Stuart Lieberman: 15 most marketable para-athletes

Following Alan Fonteles Oliveira’s inclusion in SportsPro’s 50 Most Marketable Athletes, here are 15 other Paralympians who IPC Editorial Co-ordinator Stuart Lieberman believes have the potential to make such a list in the future.

Marlou van Rhijn Marlou Van Rhijn of Netherlands celebrates winning gold in the women's 200m T44 at the London 2012 Paralympic Games. © • Getty Images

While Oliveira certainly has a large future ahead of him, nobody can deny the distinct appeal every para-athlete has in the world. Every single one of them has a unique story that elicits courage, determination, inspiration and equality.

Brazil’s Alan Fonteles Oliveira became the first Paralympian to be named to SportsPro magazine’s 50 Most Marketable Athletes list this week.

While Oliveira certainly has a large future ahead of him, nobody can deny the distinct appeal every para-athlete has in the world. Every single one of them has a unique story that elicits courage, determination, inspiration and equality.

Here’s a list of 15 Paralympians – in no particular order – who I believe have the potential to follow in Oliveira’s footsteps and become top marketable athletes on the international stage.

1. Greg Westlake (Canada, ice sledge hockey): As the captain of his team, Westlake is a veteran in the game and everything a sponsor looks for in athlete. He’s the top scorer on a world championship team, a charismatic and intelligent interviewee, and he knows what it takes to draw attention to his sport and fans to his games.

2. Jarryd Wallace (USA, athletics): Really now, what other Paralympian has their own hashtag? Despite not winning a medal in his Paralympic debut at London 2012, the sprinter’s #iRunForHim motto has quickly caught on and there’s no better athlete who has successfully self-branded his or herself. If Wallace can now get to the podium, he’s gold.

3. Marie Bochet (France, alpine skiing): The 19-year-old was the top winner at this year’s IPC Alpine Skiing World Championships, hauling in five golds. The future face of France’s Paralympic team. She was a part of the IPC Alpine Skiing development camp seven years ago and is the perfect example of a para-athlete who has gained significant support on her journey from grassroots to gold.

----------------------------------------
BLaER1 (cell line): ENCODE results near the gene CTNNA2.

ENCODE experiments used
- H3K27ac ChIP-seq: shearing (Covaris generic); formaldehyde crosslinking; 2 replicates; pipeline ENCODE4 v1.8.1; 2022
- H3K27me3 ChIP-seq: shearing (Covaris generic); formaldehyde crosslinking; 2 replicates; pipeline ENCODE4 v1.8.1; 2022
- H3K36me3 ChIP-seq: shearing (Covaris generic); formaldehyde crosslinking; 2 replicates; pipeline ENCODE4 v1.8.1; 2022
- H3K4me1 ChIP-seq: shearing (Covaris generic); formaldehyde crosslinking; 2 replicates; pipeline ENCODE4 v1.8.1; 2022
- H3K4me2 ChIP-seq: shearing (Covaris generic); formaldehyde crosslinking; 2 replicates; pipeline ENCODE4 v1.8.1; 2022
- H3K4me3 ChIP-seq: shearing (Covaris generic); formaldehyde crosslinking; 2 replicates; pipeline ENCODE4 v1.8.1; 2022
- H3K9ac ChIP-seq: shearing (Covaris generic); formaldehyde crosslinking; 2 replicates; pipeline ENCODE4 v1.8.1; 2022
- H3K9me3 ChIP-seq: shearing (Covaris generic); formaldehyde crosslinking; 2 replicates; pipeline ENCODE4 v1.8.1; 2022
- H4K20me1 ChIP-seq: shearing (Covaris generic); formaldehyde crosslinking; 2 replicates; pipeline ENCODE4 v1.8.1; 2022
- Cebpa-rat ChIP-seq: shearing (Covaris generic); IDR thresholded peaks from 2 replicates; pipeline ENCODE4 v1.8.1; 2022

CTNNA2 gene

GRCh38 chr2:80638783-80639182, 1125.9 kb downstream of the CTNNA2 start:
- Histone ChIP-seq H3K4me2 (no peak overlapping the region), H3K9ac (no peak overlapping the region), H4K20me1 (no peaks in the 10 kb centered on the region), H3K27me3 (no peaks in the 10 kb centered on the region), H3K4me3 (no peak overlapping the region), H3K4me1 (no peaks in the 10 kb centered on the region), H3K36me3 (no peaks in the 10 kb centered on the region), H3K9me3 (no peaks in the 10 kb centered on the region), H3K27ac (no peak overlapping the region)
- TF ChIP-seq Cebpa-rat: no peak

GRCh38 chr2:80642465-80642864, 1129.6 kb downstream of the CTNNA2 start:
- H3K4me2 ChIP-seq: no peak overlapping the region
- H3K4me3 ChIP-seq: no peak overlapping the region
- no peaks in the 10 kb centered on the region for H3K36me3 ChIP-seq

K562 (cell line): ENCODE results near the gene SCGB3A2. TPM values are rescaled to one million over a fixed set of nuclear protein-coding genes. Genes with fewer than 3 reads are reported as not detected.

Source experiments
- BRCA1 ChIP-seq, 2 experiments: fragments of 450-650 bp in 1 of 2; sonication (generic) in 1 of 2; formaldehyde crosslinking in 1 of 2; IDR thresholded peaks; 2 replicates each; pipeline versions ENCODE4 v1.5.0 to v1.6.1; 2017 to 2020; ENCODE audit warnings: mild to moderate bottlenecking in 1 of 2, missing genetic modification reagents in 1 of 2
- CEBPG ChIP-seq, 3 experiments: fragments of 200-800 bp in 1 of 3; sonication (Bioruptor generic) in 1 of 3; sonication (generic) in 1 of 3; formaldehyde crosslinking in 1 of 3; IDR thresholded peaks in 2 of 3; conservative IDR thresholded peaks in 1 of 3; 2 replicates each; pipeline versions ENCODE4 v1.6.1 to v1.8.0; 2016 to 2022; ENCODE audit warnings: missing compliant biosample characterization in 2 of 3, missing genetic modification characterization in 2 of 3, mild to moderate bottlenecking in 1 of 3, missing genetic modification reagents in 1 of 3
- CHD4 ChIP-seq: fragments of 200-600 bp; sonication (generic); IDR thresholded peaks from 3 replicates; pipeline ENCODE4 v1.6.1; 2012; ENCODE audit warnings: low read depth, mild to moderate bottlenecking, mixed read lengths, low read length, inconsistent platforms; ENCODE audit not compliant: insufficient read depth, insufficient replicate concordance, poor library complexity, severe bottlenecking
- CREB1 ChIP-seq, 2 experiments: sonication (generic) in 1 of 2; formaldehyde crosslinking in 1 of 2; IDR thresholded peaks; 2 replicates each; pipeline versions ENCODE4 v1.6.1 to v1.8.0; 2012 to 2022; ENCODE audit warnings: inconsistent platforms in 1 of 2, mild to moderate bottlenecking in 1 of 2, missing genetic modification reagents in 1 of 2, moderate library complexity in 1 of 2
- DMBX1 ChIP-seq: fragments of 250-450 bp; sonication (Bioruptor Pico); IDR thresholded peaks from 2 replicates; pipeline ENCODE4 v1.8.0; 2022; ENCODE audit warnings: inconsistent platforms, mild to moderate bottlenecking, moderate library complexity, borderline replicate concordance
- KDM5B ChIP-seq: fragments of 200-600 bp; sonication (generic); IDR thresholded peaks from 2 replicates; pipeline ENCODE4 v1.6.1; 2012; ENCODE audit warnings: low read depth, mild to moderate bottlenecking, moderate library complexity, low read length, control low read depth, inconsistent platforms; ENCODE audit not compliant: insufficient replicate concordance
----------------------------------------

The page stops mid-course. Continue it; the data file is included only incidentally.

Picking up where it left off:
4. Marlou van Rhijn (Netherlands, athletics): The 200m T44 Paralympic champion had a Barbie doll modeled after her following London 2012. That’s got to be some sort of instant claim to fame. And with Dutch wheelchair tennis veteran Esther Vergeer now retired, van Rhijn can perfectly fill the void as her country’s Paralympic star of the future.

5. Gustavo Fernandez (Argentina, wheelchair tennis): I’ve been saying it for the past year now, but let me repeat it once again. This rising star, now No. 3 in the men’s singles world rankings, is the next big name in Paralympic sport. His father had a successful 17-year professional basketball career in Argentina, and his brother has played professional basketball in Italy after making a name for himself playing at Temple University in the USA. Now, at 19, it’s Gustavo’s turn to shine.

6. Ellie Simmonds (Great Britain, swimming): The swimmer’s tears alone after winning her first London 2012 gold are enough to capture a worldwide audience. And to think she’s just 18 and is already known by the entire British public is just remarkable. She has years of fame ahead of her.